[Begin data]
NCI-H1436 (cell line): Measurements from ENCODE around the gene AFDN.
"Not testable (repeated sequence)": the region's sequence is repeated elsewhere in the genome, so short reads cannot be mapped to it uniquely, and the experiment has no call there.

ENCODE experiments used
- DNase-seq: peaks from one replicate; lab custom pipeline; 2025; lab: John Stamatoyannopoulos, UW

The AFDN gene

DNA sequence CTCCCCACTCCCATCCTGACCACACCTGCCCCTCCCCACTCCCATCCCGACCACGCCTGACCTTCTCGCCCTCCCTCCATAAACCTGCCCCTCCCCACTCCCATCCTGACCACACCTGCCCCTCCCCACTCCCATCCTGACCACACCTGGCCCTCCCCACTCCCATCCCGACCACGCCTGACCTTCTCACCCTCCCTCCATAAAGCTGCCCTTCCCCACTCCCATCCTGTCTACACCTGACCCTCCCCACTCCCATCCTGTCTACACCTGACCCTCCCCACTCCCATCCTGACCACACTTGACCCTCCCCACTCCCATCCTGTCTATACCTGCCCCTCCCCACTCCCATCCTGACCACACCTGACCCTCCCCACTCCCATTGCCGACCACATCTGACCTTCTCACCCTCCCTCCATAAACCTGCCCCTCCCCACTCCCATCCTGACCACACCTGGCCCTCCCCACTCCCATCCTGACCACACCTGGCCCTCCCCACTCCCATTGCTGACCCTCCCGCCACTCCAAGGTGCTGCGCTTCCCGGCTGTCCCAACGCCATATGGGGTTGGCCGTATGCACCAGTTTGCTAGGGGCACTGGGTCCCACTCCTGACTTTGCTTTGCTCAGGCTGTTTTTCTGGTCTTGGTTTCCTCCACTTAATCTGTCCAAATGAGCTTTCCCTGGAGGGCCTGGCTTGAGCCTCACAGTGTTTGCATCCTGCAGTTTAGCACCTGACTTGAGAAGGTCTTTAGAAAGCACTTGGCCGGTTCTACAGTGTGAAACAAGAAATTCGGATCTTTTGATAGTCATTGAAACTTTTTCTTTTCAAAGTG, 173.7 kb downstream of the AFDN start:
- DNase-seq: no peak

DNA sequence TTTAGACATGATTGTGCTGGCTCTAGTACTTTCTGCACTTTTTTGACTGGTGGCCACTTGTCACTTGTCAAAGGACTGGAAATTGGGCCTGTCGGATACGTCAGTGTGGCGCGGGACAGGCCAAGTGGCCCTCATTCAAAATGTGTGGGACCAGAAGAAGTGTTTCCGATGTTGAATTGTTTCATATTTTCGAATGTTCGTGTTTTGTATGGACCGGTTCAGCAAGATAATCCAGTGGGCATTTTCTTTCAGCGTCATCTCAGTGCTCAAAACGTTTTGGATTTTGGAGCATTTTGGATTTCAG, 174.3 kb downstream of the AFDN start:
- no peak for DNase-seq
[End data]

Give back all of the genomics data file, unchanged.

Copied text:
NCI-H1436 (cell line): Measurements from ENCODE around the gene AFDN.
"Not testable (repeated sequence)": the region's sequence is repeated elsewhere in the genome, so short reads cannot be mapped to it uniquely, and the experiment has no call there.

ENCODE experiments used
- DNase-seq: peaks from one replicate; lab custom pipeline; 2025; lab: John Stamatoyannopoulos, UW

The AFDN gene

DNA sequence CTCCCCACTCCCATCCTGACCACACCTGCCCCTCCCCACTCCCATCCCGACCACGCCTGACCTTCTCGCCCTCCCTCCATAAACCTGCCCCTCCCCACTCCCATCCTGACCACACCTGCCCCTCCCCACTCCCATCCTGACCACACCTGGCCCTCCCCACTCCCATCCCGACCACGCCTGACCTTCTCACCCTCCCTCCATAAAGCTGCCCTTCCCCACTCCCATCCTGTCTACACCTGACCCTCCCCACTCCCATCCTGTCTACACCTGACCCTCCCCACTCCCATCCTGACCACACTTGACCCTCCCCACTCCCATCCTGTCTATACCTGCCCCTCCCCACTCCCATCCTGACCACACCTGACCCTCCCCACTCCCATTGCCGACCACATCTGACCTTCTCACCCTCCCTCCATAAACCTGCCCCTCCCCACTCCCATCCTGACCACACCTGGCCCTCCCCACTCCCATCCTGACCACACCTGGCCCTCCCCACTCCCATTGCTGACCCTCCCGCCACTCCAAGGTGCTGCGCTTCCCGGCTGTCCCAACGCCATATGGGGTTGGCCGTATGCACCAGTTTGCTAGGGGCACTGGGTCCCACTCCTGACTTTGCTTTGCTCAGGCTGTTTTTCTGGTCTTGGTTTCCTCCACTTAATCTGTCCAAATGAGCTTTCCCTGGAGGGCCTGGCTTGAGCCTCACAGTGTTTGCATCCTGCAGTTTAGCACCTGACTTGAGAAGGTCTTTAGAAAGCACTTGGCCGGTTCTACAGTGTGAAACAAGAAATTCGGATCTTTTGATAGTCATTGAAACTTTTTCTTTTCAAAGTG, 173.7 kb downstream of the AFDN start:
- DNase-seq: no peak

DNA sequence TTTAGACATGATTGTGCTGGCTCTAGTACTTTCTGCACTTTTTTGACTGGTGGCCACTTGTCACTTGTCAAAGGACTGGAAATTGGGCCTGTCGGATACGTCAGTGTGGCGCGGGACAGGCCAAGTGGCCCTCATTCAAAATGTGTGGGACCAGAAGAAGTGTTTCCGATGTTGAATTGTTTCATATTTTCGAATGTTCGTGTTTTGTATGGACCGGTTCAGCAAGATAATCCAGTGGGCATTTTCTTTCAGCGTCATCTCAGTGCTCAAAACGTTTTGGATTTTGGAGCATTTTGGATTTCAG, 174.3 kb downstream of the AFDN start:
- no peak for DNase-seq